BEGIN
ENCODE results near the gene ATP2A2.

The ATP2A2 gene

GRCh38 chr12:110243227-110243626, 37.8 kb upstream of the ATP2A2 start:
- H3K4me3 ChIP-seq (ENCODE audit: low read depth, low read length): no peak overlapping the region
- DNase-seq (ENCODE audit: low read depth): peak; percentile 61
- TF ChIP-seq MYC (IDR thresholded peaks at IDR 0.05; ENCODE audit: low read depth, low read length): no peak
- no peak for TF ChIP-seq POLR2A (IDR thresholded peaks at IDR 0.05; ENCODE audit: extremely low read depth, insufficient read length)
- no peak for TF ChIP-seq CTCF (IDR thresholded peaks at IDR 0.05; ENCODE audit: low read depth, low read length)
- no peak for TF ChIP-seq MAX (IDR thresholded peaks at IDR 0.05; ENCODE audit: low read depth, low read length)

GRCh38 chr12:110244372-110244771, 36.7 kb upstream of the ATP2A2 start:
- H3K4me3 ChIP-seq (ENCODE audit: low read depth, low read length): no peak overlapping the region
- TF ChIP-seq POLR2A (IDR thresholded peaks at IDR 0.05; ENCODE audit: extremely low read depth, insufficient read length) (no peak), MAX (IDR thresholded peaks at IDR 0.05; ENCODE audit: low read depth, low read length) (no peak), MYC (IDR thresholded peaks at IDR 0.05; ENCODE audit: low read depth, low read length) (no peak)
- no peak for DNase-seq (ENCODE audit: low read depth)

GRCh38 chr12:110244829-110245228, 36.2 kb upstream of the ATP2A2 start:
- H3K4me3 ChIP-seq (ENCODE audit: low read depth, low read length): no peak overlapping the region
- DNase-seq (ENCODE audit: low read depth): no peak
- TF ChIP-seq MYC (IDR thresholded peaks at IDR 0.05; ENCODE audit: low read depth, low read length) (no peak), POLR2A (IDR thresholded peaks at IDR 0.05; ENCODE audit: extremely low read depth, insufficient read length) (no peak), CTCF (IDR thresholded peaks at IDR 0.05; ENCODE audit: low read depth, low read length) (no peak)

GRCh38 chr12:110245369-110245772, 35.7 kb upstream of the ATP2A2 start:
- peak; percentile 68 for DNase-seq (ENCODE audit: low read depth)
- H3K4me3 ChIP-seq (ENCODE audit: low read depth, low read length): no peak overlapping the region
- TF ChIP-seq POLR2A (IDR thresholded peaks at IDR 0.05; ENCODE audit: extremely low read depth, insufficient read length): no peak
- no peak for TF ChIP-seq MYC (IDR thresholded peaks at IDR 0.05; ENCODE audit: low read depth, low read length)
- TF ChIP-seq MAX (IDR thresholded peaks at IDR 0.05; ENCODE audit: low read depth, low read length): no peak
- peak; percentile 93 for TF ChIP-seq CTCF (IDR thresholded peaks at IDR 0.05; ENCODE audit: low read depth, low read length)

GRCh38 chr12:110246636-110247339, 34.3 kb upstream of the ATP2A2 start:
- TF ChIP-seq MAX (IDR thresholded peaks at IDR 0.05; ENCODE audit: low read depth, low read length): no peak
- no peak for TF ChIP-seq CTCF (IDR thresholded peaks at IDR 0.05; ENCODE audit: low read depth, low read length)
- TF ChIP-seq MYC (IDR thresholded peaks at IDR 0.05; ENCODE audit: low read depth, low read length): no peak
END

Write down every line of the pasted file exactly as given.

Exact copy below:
ENCODE results near the gene ATP2A2.

The ATP2A2 gene

GRCh38 chr12:110243227-110243626, 37.8 kb upstream of the ATP2A2 start:
- H3K4me3 ChIP-seq (ENCODE audit: low read depth, low read length): no peak overlapping the region
- DNase-seq (ENCODE audit: low read depth): peak; percentile 61
- TF ChIP-seq MYC (IDR thresholded peaks at IDR 0.05; ENCODE audit: low read depth, low read length): no peak
- no peak for TF ChIP-seq POLR2A (IDR thresholded peaks at IDR 0.05; ENCODE audit: extremely low read depth, insufficient read length)
- no peak for TF ChIP-seq CTCF (IDR thresholded peaks at IDR 0.05; ENCODE audit: low read depth, low read length)
- no peak for TF ChIP-seq MAX (IDR thresholded peaks at IDR 0.05; ENCODE audit: low read depth, low read length)

GRCh38 chr12:110244372-110244771, 36.7 kb upstream of the ATP2A2 start:
- H3K4me3 ChIP-seq (ENCODE audit: low read depth, low read length): no peak overlapping the region
- TF ChIP-seq POLR2A (IDR thresholded peaks at IDR 0.05; ENCODE audit: extremely low read depth, insufficient read length) (no peak), MAX (IDR thresholded peaks at IDR 0.05; ENCODE audit: low read depth, low read length) (no peak), MYC (IDR thresholded peaks at IDR 0.05; ENCODE audit: low read depth, low read length) (no peak)
- no peak for DNase-seq (ENCODE audit: low read depth)

GRCh38 chr12:110244829-110245228, 36.2 kb upstream of the ATP2A2 start:
- H3K4me3 ChIP-seq (ENCODE audit: low read depth, low read length): no peak overlapping the region
- DNase-seq (ENCODE audit: low read depth): no peak
- TF ChIP-seq MYC (IDR thresholded peaks at IDR 0.05; ENCODE audit: low read depth, low read length) (no peak), POLR2A (IDR thresholded peaks at IDR 0.05; ENCODE audit: extremely low read depth, insufficient read length) (no peak), CTCF (IDR thresholded peaks at IDR 0.05; ENCODE audit: low read depth, low read length) (no peak)

GRCh38 chr12:110245369-110245772, 35.7 kb upstream of the ATP2A2 start:
- peak; percentile 68 for DNase-seq (ENCODE audit: low read depth)
- H3K4me3 ChIP-seq (ENCODE audit: low read depth, low read length): no peak overlapping the region
- TF ChIP-seq POLR2A (IDR thresholded peaks at IDR 0.05; ENCODE audit: extremely low read depth, insufficient read length): no peak
- no peak for TF ChIP-seq MYC (IDR thresholded peaks at IDR 0.05; ENCODE audit: low read depth, low read length)
- TF ChIP-seq MAX (IDR thresholded peaks at IDR 0.05; ENCODE audit: low read depth, low read length): no peak
- peak; percentile 93 for TF ChIP-seq CTCF (IDR thresholded peaks at IDR 0.05; ENCODE audit: low read depth, low read length)

GRCh38 chr12:110246636-110247339, 34.3 kb upstream of the ATP2A2 start:
- TF ChIP-seq MAX (IDR thresholded peaks at IDR 0.05; ENCODE audit: low read depth, low read length): no peak
- no peak for TF ChIP-seq CTCF (IDR thresholded peaks at IDR 0.05; ENCODE audit: low read depth, low read length)
- TF ChIP-seq MYC (IDR thresholded peaks at IDR 0.05; ENCODE audit: low read depth, low read length): no peak